According to the Visual Guide to Translated Fiction there are 35 works being published in March that are new in translation. If you want to check out the full list go here, and then click on March. Today I’ll point out the 7 that have caught my eye and I’ll do this live (barely) from underneath 84 inches of pure white snow.
Please, allow me to be your informer. A licky boom-boom down.
Translating allows one to enter fully into a work, to know its bones, its structure, its silences.
Introduced by Enrique Vila-Matas, The Art of Flight is Cervantes Prize winning author Sergio Pitol’s first “novel” to make its way into English translation. I use quotes around that word because Pitol’s volume is not a standard piece of fiction by any stretch and categorizing it is a most difficult endeavor. It’s the first book in his Trilogy of Memory series, a project which seeks to show us the power of literature, and its contents as such are quite reflective in nature. My best description? It’s a historicaltraveldiaryessaybiography of sorts, one which seems to take on many different voices over the course of its 425 pages. Regardless of how you choose to classify it though, it certainly feels like quite a volume for literature lovers to get lost in.
—The heart, may God help us! The heart was weak, Caitriona. I had a dodgy heart . . .
—Fuck you and your heart! You have to forget about that shite here . . .
Even though it’s widely considered a masterpiece of Irish fiction, Ó Cadhain’s 1949 novel The Dirty Dust (Cré na Cille) has never before been published in English translation. Told completely in dialog exchanged between a community of characters which are lying dead in their graves, this comical tale shines with the light of life—a life brimming with jealousy, petty bickering, and gossiping corpses desperate for news of the living from the more recently deceased among them. Another words, not much changes regardless of which side of the ground your resting on. Dead or alive, people never seem to know when to shut up.
“I know it’s wrong, I know it’s a lot of dough,” she agreed. “But after all, what difference does money make, right? Your health is more important, your piece of mind, your work, your family, your little girlfriend in Castilla.”
Remaining on the best seller list for months, Nobel Prize winning author Mario Vargas Llosa’s The Discreet Hero caused quite a stir in his native Peru when it was first published back in 2013. This tale of corruption and urbanization follows two very different individuals—one a small businessman who suddenly finds himself being blackmailed, the other an insurance man seeking revenge against the two sons that want him dead—as they both try to rise above the cruel hand that fate has dealt them.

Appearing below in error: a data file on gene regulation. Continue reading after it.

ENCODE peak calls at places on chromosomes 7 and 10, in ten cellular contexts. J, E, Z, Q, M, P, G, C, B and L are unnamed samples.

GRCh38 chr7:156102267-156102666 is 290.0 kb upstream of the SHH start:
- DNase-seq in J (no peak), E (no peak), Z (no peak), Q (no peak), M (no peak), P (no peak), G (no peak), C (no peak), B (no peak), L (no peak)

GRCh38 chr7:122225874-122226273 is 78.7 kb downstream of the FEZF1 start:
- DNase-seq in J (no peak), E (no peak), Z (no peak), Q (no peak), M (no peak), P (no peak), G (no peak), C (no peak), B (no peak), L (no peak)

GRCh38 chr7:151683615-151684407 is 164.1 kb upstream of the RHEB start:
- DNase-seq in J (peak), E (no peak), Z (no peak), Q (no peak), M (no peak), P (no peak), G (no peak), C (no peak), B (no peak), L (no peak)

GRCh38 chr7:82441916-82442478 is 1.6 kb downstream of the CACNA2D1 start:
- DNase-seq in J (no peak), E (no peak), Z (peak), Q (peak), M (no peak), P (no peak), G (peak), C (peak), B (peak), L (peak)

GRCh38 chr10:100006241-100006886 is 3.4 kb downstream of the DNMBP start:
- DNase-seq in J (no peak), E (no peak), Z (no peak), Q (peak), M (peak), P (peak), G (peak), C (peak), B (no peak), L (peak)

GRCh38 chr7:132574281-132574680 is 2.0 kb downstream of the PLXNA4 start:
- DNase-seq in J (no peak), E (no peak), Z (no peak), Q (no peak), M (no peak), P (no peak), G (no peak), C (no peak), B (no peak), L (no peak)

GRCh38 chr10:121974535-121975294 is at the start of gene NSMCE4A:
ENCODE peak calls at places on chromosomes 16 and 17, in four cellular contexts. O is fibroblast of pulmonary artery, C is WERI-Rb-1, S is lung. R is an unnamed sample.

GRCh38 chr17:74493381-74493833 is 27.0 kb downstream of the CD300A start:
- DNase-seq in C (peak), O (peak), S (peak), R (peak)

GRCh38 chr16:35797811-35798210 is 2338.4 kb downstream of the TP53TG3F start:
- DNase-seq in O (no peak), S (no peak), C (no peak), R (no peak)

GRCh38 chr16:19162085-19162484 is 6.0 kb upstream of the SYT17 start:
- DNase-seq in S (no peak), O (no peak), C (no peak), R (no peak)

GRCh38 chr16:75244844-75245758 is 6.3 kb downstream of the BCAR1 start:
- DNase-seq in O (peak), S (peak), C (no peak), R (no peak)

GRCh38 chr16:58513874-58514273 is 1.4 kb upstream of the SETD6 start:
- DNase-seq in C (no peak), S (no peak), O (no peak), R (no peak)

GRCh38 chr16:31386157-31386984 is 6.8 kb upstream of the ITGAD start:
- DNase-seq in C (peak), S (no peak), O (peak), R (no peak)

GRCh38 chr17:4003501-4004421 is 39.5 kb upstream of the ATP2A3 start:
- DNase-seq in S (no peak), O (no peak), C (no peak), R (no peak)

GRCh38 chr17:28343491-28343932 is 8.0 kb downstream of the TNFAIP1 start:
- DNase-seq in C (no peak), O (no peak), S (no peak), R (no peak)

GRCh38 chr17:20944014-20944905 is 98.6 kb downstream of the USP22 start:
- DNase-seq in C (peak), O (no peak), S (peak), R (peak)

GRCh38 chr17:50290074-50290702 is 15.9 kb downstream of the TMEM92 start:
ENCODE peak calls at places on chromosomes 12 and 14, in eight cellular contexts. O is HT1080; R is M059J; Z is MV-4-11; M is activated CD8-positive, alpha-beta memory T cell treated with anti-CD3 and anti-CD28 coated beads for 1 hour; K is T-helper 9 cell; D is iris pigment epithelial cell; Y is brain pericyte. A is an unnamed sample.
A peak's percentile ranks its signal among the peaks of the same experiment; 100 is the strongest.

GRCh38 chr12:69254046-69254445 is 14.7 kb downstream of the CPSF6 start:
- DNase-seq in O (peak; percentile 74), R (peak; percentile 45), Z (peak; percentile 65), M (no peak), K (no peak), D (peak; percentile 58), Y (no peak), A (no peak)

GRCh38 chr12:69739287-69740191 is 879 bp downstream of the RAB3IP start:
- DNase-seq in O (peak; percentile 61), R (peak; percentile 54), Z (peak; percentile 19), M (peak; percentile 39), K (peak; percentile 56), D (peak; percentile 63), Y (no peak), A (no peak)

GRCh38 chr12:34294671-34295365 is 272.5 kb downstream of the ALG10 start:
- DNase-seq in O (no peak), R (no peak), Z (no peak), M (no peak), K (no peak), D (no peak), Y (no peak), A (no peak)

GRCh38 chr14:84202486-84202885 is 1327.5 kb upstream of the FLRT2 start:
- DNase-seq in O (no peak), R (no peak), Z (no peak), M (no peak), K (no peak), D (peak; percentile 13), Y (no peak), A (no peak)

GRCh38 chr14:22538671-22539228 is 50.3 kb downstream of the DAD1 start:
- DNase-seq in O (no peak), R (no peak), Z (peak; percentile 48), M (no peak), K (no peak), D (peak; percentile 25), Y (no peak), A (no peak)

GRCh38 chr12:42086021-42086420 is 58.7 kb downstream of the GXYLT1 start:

It seemed remarkable that even after having my five stars burned up, having been savagely beaten, having four men piss on my head, and one of them repeatedly slap my face with his penis until the final drops of urine ran down my cheek, I still didn’t feel at all resentful.
Franz Kafka prize winning novelist Yan Lianke presents a grueling tale of psychological and physical pain from the inside of a reeducation compound for accused rightists during Mao’s Great Leap Forward. This camp is overseen by a young boy known as The Child, a cruel dictator who relishes in doling out extreme punishments for disobedience and establishing juvenile reward systems for informing on others.
The Musical Brain had appeared in town some time before, and an informal association of residents had taken charge of it. The original plan had been to lend it out to private homes, for short periods, following a procedure that had been used with various miraculous images of the Virgin.
The Musical Brain is a collection of 20 short stories from the mind of ever busy Argentine writer César Aira (The Hare, Conversations). Only nine of his eighty odd novels(!) have been translated to English thus far, but the brilliance of each is undeniable. You can read the title story from this new collection, in its entirety, in The New Yorker.
Brothers Arkady and Boris Strugatsky were among Russia’s most widely praised science fiction writers and with the long overdue translation of The Dead Mountaineer’s Inn they present a country-house murder mystery with a twist: was the victim even human?
Details on this one beyond the publisher’s description, which mentions a quirky cast of characters including a teenager of indeterminate gender, a famous hypnotist and a gymnastics loving physicist are scarce, but what I can gather from those that have read this one is that it’s a wildly inventive story with one heck of a final plot twist.
These things always happen to someone else, until they happen to you, she thought. She had a quick peek over the precipice, empathized with the poor soul on his way to hell. Happy trails, she said without irony, and then muttered Best be on with my errand.
In Herrera’s stunning Signs Preceding the End of the World, a young female named Makina finds herself fleeing Mexico. She’s being smuggled into the United States so that she can deliver a set of secret messages to her brother—one is from their mother, the other is from the Mexican underworld. It’s not the story itself, but Herrera’s brilliant telling of it, his ability to capture his subject’s thoughts, fears, and desires and so eloquently convey all that she’s experiencing, that will leave you spellbound, aching for more.
Still not satisfied? Check the Visual Guide for more translation goodness.
Which translations are you looking forward to reading in March? Are there titles missing from the Visual Guide? Let us know!